The report states that, according to the ILO, child labour still exists in industrialized countries. In southern European countries, a large number of children are found in paid employment, especially in activities of a seasonal nature, street trades, small workshops and in homes. The problem has increased in central and eastern European countries as a result of the difficulties faced by large sectors of the population in the transition from a centrally planned to a market economy. In the United States, the number of children between twelve and seventeen years of age who work is estimated at 5. 5 million, or 27 per cent of children in that age group.
The most vulnerable child workers are those who are victims of slavery and forced labour, the report states. Child bonded labour is one of the most common forms of exploitation. Child labour is also a serious problem because of the often irreparable damage it does to children; its impact on the intellectual child’s development is serious. Furthermore, millions of working children are exposed to serious health and safety hazards. Poverty is cited as the most obvious reason for children to work. However, it can by no means be the only reason or a justification. Children are employed because they cost little or nothing in terms of wages, particularly in the case of small-scale, undeclared and financially precarious businesses. In domestic service, children often receive no more than board and lodging.
The Convention on the Rights of the Child represents the most comprehensive international instrument for the promotion and protection of the rights of the child, the report states. If effectively implemented, it can significantly contribute to the elimination of child labour. By its article 32, States parties agree to recognize and guarantee, through legislative, administrative, social and educational measures, the right of the child to be protected from economic exploitation and from performing work that is likely to be hazardous or to interfere with the child’s education, or to be harmful to the child’s health or physical, mental, spiritual, moral and social development.
However, the provisions of article 32 should be considered in the wider framework of the Convention and other international instruments, the report states. In addition, various standards have been adopted by the ILO in the area of child labour. Consideration is being given to adopting a new international convention on child labour at the 1998 session of the International Labour Conference. The objective is to strengthen the arsenal of ILO standards with a binding instrument geared to banning the most intolerable forms of child labour. The ILO’s International Programme on the Elimination of Child Labour places priority on halting the most intolerable forms of child labour. The priority target groups include children working under forced labour conditions and in bondage, children in hazardous working conditions and occupations, and children who are particularly vulnerable, including children under twelve years and working girls.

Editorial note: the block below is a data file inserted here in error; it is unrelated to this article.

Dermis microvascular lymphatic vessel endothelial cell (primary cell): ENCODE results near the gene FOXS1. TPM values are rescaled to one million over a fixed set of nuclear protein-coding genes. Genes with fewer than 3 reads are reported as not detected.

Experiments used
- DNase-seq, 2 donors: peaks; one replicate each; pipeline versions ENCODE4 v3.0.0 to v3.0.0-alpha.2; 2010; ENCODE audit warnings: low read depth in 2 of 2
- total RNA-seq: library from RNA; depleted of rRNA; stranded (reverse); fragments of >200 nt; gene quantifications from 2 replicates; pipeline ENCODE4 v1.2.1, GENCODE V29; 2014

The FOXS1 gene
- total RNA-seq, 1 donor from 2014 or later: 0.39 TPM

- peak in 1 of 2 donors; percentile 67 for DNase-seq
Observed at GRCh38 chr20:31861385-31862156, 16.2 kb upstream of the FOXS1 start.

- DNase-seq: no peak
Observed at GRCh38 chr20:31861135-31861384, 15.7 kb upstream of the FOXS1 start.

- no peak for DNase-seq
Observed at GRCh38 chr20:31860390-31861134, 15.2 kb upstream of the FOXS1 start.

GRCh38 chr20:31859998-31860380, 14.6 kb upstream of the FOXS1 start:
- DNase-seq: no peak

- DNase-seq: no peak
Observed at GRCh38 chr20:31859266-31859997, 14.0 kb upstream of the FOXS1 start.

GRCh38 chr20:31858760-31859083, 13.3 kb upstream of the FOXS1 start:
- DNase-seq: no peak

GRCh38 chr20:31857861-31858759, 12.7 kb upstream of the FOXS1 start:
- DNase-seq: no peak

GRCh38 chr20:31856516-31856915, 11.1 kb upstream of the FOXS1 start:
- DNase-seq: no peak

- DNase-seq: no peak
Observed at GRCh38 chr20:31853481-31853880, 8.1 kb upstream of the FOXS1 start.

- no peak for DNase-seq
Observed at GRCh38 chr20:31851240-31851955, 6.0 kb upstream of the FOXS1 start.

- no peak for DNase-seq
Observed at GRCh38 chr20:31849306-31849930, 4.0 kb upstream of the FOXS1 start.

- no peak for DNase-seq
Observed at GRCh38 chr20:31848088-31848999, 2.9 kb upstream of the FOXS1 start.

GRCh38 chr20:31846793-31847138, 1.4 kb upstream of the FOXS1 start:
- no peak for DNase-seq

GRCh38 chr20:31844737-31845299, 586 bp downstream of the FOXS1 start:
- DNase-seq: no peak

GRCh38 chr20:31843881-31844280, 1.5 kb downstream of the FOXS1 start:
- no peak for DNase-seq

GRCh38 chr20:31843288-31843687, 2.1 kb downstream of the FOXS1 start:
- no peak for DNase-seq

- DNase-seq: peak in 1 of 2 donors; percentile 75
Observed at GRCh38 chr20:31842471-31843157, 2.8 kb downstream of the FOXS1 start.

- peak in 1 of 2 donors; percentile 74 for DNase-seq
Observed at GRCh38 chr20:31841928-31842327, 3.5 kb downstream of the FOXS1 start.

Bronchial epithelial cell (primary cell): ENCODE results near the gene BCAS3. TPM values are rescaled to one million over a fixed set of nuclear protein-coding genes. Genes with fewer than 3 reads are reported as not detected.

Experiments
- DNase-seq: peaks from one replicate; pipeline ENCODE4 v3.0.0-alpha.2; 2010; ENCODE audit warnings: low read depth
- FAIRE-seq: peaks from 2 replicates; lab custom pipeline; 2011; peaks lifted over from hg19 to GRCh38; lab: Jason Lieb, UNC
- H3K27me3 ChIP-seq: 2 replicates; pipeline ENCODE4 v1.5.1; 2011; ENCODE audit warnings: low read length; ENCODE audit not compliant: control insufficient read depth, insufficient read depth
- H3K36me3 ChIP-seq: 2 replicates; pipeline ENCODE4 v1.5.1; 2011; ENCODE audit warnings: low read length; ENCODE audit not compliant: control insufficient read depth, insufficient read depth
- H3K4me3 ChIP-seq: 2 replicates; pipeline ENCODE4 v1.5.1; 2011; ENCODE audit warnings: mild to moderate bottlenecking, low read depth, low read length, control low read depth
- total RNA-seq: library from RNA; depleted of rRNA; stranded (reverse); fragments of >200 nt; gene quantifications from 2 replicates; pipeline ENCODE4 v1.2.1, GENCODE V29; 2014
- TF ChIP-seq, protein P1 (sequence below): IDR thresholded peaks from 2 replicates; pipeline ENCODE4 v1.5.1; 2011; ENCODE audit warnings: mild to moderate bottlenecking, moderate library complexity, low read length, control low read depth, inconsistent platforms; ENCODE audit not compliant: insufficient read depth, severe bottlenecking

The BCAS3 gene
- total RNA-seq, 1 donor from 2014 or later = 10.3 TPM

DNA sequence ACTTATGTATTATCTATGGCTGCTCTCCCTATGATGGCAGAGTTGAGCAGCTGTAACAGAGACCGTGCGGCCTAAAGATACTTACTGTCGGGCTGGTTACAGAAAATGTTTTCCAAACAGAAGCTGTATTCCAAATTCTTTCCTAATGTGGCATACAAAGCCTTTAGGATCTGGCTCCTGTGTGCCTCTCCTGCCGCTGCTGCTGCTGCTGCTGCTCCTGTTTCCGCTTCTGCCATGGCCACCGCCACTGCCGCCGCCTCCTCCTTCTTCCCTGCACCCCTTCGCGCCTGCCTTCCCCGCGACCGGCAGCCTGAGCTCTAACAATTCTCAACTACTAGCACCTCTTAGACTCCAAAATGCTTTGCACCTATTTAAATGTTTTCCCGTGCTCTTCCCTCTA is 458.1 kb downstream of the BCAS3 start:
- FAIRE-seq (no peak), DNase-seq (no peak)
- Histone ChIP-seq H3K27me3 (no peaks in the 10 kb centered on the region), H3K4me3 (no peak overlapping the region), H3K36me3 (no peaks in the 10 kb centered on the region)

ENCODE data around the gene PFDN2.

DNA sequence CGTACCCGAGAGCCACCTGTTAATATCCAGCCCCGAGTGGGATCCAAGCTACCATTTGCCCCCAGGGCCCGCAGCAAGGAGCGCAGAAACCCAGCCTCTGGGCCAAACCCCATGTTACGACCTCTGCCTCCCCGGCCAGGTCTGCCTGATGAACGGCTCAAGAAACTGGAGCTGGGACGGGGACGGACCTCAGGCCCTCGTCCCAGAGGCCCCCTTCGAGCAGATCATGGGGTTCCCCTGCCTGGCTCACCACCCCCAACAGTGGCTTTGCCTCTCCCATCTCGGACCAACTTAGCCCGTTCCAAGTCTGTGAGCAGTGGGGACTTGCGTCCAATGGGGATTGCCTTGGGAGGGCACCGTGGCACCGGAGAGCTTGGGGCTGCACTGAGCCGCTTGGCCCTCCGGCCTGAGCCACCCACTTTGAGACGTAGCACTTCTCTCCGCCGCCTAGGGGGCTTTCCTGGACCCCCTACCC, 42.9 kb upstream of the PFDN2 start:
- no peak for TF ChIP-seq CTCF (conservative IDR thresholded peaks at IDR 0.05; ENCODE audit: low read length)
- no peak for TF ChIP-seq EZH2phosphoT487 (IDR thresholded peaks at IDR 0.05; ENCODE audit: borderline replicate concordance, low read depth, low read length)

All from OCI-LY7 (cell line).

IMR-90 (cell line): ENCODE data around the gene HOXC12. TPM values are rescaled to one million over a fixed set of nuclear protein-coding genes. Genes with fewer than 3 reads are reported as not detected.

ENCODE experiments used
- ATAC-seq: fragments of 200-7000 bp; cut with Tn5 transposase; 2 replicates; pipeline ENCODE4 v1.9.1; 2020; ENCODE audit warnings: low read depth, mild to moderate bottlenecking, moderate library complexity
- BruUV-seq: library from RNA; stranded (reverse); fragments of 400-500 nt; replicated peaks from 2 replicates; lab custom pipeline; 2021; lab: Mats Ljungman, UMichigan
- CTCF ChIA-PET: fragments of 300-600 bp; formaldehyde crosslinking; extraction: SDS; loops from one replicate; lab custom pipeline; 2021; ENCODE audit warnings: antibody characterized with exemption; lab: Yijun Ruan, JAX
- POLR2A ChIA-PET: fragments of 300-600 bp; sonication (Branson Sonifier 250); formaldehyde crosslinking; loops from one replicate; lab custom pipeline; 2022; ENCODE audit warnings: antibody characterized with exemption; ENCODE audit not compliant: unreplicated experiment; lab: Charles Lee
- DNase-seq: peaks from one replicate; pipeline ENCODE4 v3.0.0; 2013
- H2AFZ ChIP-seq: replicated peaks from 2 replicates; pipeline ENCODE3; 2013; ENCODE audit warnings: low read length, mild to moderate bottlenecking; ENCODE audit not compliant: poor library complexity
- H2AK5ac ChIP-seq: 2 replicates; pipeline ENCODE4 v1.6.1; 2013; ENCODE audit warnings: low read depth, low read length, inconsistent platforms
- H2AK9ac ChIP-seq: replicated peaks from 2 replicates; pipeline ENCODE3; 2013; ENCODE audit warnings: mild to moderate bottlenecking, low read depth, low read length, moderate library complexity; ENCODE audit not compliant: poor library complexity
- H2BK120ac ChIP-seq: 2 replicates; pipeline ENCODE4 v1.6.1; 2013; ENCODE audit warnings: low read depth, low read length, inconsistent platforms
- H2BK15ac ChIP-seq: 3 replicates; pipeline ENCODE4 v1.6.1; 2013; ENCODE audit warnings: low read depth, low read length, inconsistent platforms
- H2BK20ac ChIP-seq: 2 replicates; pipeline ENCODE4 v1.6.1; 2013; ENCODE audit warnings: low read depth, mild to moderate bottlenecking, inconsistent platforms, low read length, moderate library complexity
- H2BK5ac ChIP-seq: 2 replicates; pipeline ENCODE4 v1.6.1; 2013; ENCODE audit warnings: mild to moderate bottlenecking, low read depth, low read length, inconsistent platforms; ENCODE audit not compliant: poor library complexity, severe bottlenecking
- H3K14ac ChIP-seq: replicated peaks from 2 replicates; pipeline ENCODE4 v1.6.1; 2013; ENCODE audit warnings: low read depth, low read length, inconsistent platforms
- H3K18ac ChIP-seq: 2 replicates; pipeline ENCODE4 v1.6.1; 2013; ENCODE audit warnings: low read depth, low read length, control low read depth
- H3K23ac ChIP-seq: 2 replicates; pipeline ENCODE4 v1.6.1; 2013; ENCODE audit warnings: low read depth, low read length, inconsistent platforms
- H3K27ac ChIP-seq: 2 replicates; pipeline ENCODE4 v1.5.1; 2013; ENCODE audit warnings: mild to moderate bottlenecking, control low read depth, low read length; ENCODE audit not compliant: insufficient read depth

The report states that national policy against child labour should give priority in the first instance to abolishing the worst and most intolerable forms of child labour. Governments are encouraged to take urgent action at the national level, by implementing a time-bound programme of action against child labour using a multi-pronged approach. Such a programme should:address the causes of poverty; provide relevant, universal, compulsory education; strengthen law enforcement; and conduct extensive public awareness campaigns on children’s rights and child labour. It should be implemented by a broad social alliance, headed by governments and involving all key actors: government ministries, educational institutions, workers’ and employers’ organizations, non-governmental organizations, the media and the public as a whole.
The worldwide campaigns against child labour should be translated into supportive action through international cooperation, the report states. It is important to recognize that child labour cannot be solved without efforts to attack poverty itself. Success would depend on the mobilization of all concerned groups of society in the context of truly global movement, committing themselves to children’s rights and providing each other with moral support and technical cooperation.
A note by the Secretary-General (document A/52/482) transmits the interim report of the Special Rapporteur on the sale of children, child prostitution and child pornography. The report focuses on the role of education and the media in preventing the commercial sexual exploitation of children. It indicates that education and the media can together create a forum for awareness-raising that can prevent abuse of children through informed advocacy.
Awareness of the media’s role has greatly increased since the 1996 World Congress against Commercial Sexual Exploitation of Children (Stockholm Congress), which was followed by national and international initiatives, the report states. Information in the report is derived from State responses to a questionnaire and from materials provided by United Nations bodies and agencies, as well as by non-governmental organizations active in the field.